"Now that you have familiarised yourself with the behaviour of the Sikhs, you may also know something about their country. They have divided the Punjab amongst themselves and have bestowed it upon every young and old."

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The preface gives every biography's plot away. If it praises the person to the skies, you can be sure the book will be hugely subjective, it will blow out of all proportion the person's achievements and ignore the darker side. You can be sure, ten times out of ten, that such a book will be thoroughly unreadable.

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As I scanned the preface of Empire of the Sikhs, that sinking feeling set in rather quickly. Within minutes, it was very clear that for Patwant Singh and Jyoti M Rai, Maharaja Ranjit Singh is the ultimate hero. Singh has written a score of books on Sikhs and his adulation of the Maharaja is well known. The preface even compares him with Alexander, especially his magnanimity towards the enemies he defeated in the battlefield!

A thousand questions came to mind: Will the book deal with "uncomfortable" issues or sweep them under the carpet; will it talk about his love for the good life, his inability to build worthy successors, his political and military cunning?

By the time I had read the next 300-odd pages in three sittings spread over two days, my fears had dissipated. Well, almost all. Empire of the Sikhs tells the complete story of Maharaja Ranjit Singh. It does not shy away from the controversies that dogged Sher-i-Punjab right from his childhood.

The young Ranjit Singh, it is said, had killed his mother after he suspected her of an illicit liaison after his father had died — a story the authors refuse to believe. And this is how his mother-in-law came to have a hold on him. Of course, once her ambitions overtook her, the Maharaja cut her to size.

In his own lifetime, he married a score of women including some Muslim courtesans, the most famous of them was a doe-eyed Kashmiri girl called Moran. Some of them even sat on his funeral pyre to end their lives. This included the daughter of Raja Sansar Chand of Kangra, whose kingdom he had taken and added to his own in return for driving away the Gurkhas from his doors. It was also an open secret that some of his heirs were not sired by him. But he disowned none of them.

His appetite for potent drinks with crushed pearls was as legendary as his love for horses. While his guests could not take more than a swig or two, Maharaja Ranjit Singh would be in full control even after he had downed several. This cut his life short and he died at 59 in 1839, having ruled over 40 years.

None of this takes away from the man his greatness. At its prime, his kingdom extended over all of Punjab north of the Sutlej, Kashmir, Ladakh, the hill states as well as the wild tribal areas of the North West — an area even the British could not hold for long. Peshawar, for long the bastion of Pathan pride, was inside Maharaja Ranjit Singh's kingdom and so were the imposing forts of Derajat.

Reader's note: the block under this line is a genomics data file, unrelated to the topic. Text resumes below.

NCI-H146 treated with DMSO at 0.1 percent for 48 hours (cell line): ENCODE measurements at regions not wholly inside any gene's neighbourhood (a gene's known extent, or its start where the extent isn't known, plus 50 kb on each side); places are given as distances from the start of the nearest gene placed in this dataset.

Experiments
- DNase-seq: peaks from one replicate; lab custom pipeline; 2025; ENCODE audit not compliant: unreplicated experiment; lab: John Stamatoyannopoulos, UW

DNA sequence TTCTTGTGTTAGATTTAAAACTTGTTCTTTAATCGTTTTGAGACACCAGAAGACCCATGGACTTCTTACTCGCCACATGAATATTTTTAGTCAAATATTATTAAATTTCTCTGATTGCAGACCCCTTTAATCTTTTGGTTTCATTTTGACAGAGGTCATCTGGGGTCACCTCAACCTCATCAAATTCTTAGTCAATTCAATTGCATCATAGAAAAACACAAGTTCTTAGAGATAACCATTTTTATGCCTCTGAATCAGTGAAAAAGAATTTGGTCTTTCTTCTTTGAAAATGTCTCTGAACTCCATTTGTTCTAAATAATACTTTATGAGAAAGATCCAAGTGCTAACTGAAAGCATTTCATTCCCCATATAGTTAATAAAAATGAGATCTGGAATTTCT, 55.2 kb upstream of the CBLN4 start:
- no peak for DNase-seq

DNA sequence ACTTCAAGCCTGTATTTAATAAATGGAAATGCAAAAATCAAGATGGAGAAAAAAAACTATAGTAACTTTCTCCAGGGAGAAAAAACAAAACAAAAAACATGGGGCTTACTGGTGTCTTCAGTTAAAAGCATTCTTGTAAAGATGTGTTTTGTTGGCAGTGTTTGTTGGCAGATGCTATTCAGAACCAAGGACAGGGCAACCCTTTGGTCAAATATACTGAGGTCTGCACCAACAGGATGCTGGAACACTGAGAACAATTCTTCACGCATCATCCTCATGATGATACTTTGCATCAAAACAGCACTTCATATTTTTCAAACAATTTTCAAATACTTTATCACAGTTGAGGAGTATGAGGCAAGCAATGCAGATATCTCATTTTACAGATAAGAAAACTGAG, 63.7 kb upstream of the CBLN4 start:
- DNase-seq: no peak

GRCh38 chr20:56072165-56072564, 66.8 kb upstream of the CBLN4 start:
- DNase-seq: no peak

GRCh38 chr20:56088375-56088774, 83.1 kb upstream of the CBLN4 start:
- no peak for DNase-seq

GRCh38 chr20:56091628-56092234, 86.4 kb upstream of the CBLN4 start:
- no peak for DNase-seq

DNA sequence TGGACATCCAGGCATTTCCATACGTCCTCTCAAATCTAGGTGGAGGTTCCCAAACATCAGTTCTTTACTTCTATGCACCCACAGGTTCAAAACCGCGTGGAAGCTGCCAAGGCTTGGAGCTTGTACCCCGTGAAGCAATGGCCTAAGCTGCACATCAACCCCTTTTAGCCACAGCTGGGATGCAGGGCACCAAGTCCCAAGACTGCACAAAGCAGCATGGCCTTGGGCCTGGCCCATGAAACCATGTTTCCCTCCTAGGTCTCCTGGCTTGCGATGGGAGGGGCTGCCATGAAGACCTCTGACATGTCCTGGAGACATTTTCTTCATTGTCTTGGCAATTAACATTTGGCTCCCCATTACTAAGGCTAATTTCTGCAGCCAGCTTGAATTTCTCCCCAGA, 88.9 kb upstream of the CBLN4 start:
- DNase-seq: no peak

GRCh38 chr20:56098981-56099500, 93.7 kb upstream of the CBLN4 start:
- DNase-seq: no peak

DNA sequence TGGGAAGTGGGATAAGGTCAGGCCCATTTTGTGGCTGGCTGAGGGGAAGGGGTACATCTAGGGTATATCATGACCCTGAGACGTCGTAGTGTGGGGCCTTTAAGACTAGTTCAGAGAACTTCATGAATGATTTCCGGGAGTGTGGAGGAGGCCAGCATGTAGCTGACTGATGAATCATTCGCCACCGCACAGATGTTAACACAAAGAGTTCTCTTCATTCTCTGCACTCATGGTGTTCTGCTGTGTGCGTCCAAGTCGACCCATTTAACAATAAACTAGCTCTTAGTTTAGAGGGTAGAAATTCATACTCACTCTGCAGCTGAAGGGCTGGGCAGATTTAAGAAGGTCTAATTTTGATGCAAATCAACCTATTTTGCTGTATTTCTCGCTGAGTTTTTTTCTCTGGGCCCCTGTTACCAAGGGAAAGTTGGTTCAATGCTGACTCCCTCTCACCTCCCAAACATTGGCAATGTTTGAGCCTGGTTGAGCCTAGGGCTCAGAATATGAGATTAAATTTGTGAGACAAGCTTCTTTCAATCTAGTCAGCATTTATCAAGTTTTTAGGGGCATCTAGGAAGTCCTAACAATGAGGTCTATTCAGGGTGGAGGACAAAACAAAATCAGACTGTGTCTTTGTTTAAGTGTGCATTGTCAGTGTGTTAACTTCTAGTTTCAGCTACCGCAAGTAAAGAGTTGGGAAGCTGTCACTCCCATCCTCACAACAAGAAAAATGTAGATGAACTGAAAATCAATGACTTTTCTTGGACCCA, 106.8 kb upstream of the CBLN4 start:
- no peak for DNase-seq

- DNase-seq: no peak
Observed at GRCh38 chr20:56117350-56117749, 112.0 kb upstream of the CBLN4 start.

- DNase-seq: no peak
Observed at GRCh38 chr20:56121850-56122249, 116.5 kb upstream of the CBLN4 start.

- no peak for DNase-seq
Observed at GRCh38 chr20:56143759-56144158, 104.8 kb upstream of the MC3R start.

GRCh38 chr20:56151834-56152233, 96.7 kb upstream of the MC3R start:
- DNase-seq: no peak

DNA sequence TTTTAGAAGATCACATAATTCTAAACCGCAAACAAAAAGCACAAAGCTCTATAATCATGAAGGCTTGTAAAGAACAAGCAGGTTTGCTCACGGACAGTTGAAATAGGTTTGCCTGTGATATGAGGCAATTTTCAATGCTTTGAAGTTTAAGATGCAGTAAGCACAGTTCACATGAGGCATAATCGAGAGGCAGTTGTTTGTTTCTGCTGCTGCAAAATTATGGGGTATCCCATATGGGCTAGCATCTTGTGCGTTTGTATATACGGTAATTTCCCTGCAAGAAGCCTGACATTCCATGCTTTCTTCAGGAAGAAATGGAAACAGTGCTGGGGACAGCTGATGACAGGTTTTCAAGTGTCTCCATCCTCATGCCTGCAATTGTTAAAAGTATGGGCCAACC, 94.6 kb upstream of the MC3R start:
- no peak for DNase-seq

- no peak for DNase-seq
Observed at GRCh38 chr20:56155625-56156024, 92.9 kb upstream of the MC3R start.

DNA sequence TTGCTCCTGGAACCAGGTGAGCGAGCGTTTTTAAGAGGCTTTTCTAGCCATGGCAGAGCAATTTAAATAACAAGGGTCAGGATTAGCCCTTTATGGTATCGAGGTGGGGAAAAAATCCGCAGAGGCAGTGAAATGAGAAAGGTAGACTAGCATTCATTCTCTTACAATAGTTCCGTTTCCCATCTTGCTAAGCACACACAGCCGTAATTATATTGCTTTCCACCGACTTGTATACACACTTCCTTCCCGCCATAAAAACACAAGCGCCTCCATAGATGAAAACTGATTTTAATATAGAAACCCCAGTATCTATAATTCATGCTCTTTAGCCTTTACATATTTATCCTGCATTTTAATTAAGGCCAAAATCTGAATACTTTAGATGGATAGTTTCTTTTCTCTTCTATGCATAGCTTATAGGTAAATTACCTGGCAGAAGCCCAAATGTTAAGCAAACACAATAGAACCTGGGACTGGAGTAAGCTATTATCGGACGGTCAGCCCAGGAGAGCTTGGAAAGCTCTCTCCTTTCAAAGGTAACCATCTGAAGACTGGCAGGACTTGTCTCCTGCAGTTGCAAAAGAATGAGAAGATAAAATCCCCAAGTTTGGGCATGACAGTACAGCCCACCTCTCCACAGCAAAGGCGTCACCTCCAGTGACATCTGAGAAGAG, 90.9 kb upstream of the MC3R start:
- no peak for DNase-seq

Much of his success was because of his army — the artillery, cavalry and infantry. At his time, it was said to be the best in Asia after the East India Company. It was commanded by resourceful leaders, native as well as mercenary foreigners. It had Gurkhas on its rolls as well as a special contingent of fanatic Sikhs called the Akalis. It was these Akalis who raided forts of enemies with good effect after the Sikh artillery's cannons made a breach in the walls.

One question that has bothered Indian historians is why Maharaja Ranjit Singh never went to war against the British, though he was aware of their designs. Singh and Rai say this was because he was acutely aware of his limitations. With aggressive Afghans on his northern boundary, Maharaja Ranjit Singh could have ill afforded to open a new flank in the south against the British. This way, the Maharaja was able to keep the British out of his designs. He was, by any measure, a very pragmatic ruler.

No story of Maharaja Ranjit Singh can be complete without a mention of the fate that befell his sons and grandsons. The unkindest cut of all fate had reserved for his last son, Dalip Singh, born just a year before the Maharaja's death in 1839. After the Sikh empire had fallen to British forces, the young Dalip Singh became a Christian, with some gentle persuasion from his captors, and was exiled to England.

Till he died in Paris in 1893, Dalip Singh was allowed to come to Punjab only twice and that too on brief visits — once to take his ailing mother and next to immerse her ashes in the sacred waters of the land. And when he tried to steal away, he was caught at Aden and sent to Paris. That was a sad end to the great house that Maharaja Ranjit Singh built.

Empire of the Sikhs is a well-researched and well-told take on a great leader of men.